Report: Central Valley favors tax on wealthy, corporations

California LegislatureCalifornia LegislatureA majority of Valley residents are in favor of a tax on the wealthy and on corporations as a means to raise revenue.

According to a new statewide survey by the Public Policy Institute of California, 63 percent of likely voters in the Central Valley favor a tax increase on the wealthy and 59 percent would vote for raising the corporate tax.

The Central Valley includes the counties of Butte, Colusa, El Dorado, Fresno, Glenn, Kern, Kings, Madera, Merced, Placer, Sacramento, San Joaquin, Shasta, Stanislaus, Sutter, Tehema, Tulare, Yolo and Yuba.

Conversely, only 35 percent in the region said they would support a personal income tax hike and 37 percent would get behind an increase on sales tax.

That compares with the state as a whole where 59 percent of likely voters would bump taxes on the wealthy and 54 percent would raise the corporate tax while 28 percent support bigger personal income taxes and 33 percent favor a sales tax increase.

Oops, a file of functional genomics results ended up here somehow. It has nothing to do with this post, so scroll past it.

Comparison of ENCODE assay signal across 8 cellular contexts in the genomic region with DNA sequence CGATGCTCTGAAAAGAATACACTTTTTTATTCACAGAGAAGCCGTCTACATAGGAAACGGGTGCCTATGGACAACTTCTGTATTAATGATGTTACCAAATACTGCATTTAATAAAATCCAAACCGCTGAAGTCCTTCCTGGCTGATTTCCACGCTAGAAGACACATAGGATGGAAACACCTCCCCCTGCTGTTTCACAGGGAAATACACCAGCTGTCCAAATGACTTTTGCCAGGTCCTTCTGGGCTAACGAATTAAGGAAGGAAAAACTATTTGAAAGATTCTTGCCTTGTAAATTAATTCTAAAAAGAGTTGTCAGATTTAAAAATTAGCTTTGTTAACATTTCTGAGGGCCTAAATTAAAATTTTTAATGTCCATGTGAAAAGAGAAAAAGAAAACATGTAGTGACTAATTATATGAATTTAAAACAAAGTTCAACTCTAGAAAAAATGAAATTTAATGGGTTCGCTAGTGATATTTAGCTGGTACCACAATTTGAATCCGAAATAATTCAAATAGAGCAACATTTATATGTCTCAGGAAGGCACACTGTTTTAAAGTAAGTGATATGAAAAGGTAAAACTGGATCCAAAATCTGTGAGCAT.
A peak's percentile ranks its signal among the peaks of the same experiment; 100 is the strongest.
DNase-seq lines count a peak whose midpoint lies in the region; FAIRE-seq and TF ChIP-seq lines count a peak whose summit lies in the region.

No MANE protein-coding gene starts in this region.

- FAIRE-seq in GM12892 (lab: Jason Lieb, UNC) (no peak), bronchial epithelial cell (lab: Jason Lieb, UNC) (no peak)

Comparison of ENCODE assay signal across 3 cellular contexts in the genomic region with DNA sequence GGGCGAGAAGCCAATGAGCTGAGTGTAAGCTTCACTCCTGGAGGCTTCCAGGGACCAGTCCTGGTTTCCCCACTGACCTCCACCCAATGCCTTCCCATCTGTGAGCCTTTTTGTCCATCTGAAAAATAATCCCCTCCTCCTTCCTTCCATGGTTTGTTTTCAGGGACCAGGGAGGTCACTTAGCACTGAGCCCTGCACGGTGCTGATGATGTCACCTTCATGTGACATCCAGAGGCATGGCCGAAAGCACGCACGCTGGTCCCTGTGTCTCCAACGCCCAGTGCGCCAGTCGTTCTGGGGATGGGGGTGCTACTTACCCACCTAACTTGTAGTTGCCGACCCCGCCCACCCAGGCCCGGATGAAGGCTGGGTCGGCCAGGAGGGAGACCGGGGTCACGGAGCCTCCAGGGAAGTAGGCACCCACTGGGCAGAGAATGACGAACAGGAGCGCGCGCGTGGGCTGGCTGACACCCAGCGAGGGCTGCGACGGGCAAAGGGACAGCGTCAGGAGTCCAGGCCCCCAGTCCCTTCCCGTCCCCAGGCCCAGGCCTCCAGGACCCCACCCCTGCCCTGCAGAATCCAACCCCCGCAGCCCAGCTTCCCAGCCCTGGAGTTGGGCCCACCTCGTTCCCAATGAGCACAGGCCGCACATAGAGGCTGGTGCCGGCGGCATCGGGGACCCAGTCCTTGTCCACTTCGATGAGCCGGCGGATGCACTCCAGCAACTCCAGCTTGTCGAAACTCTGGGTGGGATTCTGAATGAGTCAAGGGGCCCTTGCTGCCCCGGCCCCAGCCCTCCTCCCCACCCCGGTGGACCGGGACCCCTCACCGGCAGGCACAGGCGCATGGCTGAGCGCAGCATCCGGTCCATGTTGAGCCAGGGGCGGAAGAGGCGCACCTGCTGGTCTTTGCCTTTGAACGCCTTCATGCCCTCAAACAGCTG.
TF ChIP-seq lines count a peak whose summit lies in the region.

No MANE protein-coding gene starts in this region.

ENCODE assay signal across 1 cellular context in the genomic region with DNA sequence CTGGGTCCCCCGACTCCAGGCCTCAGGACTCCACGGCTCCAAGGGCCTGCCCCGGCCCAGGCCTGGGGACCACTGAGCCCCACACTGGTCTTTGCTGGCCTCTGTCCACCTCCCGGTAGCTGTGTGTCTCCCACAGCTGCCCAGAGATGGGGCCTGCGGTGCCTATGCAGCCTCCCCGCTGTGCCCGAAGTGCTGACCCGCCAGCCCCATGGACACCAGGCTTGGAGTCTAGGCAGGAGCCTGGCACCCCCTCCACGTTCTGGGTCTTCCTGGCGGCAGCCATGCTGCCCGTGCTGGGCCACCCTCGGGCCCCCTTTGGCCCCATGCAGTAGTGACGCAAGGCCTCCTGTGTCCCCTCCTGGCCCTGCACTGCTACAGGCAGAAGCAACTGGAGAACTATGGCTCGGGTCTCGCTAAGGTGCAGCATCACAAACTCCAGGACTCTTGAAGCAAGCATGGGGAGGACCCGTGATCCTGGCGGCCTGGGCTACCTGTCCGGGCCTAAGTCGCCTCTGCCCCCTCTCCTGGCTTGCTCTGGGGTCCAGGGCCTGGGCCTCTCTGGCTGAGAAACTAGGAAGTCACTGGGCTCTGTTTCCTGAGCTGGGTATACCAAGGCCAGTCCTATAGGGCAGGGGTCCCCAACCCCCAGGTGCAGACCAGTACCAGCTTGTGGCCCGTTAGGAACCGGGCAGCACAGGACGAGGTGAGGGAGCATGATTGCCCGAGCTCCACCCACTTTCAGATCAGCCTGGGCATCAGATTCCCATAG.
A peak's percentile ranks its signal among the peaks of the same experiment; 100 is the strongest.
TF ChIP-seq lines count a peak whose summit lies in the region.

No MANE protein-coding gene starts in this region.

Economic outlook didn't look very good in the survey as 64 percent of adults in the Central Valley were pessimistic about the economic situation over the next 12 months and 43 percent believed the state was in a serious recession.

That compares with 57 percent and 42 percent in California respectively.

The state's budget situation didn't look better as 64 percent of Central Valley adults said services have been affected a lot by budget cuts compared with 59 percent of California adults who agreed.

The survey also had something to say about elected leaders. In the Central Valley, 42 percent approved of the job done by the governor, 37 percent approved of their state legislators, 54 percent approve of the president, 47 percent approve of their legislators in the House of Representatives and 44 percent approve of the performance of their Senators.

The full text of the survey can be found at